Reflections

I was absolutely delighted with how enthusiastic our peer researchers were, firstly about learning a new skill, and then being keen to put it into practice. Our peer researchers understood the challenges associated with conducting research but were happy to give it a go, with one peer researcher saying ‘throw me in at the deep end!’

The insights that Sheena brought to the training from her own experience of being a peer researcher were hugely valuable and inspirational to our peer researchers. I couldn’t have communicated what it is like to be a peer researcher, or inspired such interesting discussions amongst our peer researchers without Sheena, and she really helped to put our new peer researchers at ease.

 

Going forwards

We have already completed several focus groups, which have each been co-facilitated by a member of our research team and a peer researcher, and I’m delighted to say that they have been a resounding success. Our peer researchers have asked some very insightful questions and really helped to sum up what was being said and reiterate key points, and I’m confident that this has thoroughly enriched our data.

We have more focus groups booked in and are matching our peer researchers to focus groups in terms of the types of participants to ensure that we draw on the relevant lived experiences of peer researchers.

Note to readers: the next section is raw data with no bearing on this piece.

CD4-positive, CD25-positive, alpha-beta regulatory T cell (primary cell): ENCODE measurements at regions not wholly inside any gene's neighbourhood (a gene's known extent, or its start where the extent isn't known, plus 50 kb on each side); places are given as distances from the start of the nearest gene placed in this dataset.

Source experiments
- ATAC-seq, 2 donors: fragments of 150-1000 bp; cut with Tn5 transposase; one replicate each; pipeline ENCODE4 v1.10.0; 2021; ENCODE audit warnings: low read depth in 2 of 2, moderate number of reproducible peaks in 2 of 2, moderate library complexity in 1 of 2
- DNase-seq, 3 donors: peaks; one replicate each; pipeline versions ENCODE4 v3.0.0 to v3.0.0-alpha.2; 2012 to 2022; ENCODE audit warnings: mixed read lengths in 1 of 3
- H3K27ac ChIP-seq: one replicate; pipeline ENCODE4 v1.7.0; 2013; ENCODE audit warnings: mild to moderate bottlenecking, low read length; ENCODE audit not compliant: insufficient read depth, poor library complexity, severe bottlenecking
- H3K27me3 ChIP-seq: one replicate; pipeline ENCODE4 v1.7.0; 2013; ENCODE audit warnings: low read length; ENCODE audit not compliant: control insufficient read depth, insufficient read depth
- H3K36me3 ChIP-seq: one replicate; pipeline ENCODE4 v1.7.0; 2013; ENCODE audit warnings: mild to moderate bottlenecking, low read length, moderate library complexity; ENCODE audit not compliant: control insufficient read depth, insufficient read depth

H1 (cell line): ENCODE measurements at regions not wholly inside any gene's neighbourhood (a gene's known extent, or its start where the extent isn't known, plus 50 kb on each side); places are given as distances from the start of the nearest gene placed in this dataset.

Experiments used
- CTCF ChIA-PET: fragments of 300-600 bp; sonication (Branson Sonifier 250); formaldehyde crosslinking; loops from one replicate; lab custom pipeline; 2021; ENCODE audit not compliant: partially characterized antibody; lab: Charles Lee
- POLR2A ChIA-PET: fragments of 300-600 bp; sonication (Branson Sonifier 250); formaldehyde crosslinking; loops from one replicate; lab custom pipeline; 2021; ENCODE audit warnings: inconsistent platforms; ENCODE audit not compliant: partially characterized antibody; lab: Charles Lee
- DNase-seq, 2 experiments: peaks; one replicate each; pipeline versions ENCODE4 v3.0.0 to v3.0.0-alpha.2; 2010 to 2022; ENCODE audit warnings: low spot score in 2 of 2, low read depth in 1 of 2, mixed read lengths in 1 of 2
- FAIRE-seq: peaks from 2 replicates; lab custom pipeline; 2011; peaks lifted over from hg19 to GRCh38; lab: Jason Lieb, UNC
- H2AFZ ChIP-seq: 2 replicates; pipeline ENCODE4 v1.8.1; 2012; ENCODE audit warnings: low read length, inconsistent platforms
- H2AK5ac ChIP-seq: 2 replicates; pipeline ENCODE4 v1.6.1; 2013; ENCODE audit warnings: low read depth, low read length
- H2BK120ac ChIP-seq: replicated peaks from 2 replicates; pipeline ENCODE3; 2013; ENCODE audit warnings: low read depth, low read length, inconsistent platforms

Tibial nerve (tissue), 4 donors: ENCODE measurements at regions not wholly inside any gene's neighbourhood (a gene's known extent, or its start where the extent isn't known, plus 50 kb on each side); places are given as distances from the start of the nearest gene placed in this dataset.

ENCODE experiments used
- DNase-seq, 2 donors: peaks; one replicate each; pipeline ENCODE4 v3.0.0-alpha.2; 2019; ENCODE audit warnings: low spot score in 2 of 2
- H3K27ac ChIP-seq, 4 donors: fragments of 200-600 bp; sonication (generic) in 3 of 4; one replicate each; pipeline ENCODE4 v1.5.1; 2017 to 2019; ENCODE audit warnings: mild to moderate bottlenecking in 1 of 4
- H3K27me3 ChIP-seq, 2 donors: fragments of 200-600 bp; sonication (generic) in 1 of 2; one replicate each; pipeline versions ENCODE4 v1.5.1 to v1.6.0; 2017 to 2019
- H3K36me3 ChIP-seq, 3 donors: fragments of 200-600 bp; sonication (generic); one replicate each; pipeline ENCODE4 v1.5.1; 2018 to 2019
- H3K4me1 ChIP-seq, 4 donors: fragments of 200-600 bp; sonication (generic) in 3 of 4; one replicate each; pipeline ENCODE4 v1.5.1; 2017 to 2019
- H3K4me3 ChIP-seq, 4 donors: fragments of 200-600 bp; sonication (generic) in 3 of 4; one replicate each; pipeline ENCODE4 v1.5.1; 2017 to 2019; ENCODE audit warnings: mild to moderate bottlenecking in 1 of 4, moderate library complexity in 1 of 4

We are asking our peer researchers to reflect on their experiences and share these reflections with us so that we can improve how we do things and continue to ensure that the experience of being a peer researcher is a positive one. We will also be putting together further blogs, tweets, and research papers detailing our work in this area to share what we are learning, and inspire others to involve people with dementia and people who care for someone with dementia in similar ways.

 

*Sheena gave her permission for Aqueduct to blog about our activities

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Dr Jen Yates is a Research Fellow in the Division of Psychiatry and Applied Psychology, University of Nottingham. Jen’s research interests focus on the health and well-being of older people who experience difficulties with their cognitive functioning, and how health services operate in the care of older people. Jen also enjoys gardening, baking cakes and going out for the afternoon on her bicycle.

Get in touch by email (jennifer.yates@nottingham.ac.uk) or Twitter (@jenniferayates).

To find out more about Project Aqueduct by getting in touch via email: aqueduct@nottingham.ac.uk or on Twitter: @AqueductIMH